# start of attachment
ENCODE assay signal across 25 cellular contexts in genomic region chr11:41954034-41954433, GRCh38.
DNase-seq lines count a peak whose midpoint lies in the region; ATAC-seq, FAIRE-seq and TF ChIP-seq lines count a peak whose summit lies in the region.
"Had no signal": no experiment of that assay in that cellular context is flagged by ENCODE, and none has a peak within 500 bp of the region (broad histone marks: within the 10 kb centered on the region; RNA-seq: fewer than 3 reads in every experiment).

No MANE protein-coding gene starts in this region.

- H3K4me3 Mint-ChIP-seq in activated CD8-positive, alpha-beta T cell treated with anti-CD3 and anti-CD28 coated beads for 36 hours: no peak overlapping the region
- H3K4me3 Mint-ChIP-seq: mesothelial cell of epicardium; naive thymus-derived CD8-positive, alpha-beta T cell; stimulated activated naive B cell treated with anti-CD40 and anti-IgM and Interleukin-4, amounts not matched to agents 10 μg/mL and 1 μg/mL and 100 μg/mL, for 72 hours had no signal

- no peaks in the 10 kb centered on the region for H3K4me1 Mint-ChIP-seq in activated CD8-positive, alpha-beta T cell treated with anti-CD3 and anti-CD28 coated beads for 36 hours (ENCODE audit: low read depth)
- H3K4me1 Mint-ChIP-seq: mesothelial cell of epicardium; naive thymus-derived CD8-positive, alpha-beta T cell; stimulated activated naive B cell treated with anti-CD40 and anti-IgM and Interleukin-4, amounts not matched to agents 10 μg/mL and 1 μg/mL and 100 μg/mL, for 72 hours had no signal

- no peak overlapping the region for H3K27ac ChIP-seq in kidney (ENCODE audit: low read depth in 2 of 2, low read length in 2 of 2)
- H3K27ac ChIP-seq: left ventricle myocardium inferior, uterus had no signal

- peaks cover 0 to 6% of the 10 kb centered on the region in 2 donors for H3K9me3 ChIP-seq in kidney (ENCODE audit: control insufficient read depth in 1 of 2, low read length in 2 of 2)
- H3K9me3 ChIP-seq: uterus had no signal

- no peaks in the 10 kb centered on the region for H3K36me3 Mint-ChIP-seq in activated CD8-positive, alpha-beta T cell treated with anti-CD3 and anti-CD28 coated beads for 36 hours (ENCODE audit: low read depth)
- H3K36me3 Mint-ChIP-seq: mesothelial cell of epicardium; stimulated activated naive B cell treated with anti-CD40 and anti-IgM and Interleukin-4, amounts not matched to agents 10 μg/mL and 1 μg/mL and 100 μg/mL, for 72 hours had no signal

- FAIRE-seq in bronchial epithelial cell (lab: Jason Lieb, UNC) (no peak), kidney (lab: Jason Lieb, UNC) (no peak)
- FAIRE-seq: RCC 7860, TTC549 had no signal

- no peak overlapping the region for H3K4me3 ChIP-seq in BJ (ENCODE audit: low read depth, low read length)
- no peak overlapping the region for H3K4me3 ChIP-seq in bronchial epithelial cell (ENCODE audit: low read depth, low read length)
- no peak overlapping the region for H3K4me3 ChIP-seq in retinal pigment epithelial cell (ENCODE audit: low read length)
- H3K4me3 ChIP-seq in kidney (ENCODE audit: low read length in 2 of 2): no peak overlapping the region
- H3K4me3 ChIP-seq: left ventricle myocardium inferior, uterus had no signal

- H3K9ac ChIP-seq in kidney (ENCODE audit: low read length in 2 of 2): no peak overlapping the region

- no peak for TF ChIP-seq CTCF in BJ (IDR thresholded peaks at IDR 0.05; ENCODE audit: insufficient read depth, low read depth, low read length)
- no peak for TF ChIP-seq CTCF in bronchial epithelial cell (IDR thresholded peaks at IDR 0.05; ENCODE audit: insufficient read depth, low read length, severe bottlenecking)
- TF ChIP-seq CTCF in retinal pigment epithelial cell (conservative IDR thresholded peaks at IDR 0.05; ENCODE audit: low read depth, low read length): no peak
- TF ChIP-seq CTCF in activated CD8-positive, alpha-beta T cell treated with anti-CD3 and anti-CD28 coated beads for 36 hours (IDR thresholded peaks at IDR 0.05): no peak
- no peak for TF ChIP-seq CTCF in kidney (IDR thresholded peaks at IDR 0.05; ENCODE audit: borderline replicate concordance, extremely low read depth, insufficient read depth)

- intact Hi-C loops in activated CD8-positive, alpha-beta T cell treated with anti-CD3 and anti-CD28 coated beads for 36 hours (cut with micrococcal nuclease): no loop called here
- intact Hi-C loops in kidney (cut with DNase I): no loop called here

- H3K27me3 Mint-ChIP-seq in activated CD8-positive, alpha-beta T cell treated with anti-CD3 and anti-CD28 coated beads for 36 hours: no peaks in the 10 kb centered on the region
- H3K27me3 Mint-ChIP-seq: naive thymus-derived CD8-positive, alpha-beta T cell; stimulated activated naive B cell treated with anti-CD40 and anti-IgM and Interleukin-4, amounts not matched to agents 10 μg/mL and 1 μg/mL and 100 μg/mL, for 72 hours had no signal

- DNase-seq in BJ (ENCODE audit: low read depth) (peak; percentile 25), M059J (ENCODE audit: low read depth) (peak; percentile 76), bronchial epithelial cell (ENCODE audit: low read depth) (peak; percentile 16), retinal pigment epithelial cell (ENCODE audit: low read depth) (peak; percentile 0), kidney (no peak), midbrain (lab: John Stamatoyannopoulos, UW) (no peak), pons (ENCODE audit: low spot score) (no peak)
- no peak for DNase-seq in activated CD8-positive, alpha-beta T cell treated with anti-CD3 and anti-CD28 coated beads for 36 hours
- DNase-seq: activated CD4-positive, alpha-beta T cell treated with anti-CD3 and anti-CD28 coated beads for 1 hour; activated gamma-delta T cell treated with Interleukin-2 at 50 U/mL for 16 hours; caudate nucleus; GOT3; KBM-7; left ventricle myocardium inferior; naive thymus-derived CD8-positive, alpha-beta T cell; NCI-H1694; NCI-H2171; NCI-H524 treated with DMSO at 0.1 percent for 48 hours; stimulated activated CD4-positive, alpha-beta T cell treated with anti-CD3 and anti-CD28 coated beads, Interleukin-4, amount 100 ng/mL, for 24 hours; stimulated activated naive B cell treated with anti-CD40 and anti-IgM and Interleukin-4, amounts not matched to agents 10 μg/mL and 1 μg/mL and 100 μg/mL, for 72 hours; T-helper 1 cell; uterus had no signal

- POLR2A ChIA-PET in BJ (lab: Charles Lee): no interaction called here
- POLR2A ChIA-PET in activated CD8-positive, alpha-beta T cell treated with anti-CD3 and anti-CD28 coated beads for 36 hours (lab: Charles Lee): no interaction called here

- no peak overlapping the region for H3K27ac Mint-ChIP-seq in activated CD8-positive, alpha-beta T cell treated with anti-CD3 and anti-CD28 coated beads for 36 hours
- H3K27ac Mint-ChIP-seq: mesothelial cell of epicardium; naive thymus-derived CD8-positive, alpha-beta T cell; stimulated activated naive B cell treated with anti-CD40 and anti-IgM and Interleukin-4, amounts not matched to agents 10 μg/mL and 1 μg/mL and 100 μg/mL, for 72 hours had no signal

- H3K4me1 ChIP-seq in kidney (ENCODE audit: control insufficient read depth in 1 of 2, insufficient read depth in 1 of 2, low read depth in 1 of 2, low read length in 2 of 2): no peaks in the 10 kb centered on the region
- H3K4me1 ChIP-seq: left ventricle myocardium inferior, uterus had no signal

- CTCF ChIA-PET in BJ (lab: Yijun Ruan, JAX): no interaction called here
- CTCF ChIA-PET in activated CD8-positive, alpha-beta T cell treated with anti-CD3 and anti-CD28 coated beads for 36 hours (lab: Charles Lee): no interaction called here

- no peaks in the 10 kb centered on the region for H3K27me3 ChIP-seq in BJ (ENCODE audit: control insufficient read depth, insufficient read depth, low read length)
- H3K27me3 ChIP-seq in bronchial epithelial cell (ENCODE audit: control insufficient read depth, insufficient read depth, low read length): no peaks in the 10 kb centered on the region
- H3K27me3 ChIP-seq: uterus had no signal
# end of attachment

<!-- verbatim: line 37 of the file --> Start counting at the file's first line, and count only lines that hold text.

- no peak overlapping the region for H3K27ac Mint-ChIP-seq in activated CD8-positive, alpha-beta T cell treated with anti-CD3 and anti-CD28 coated beads for 36 hours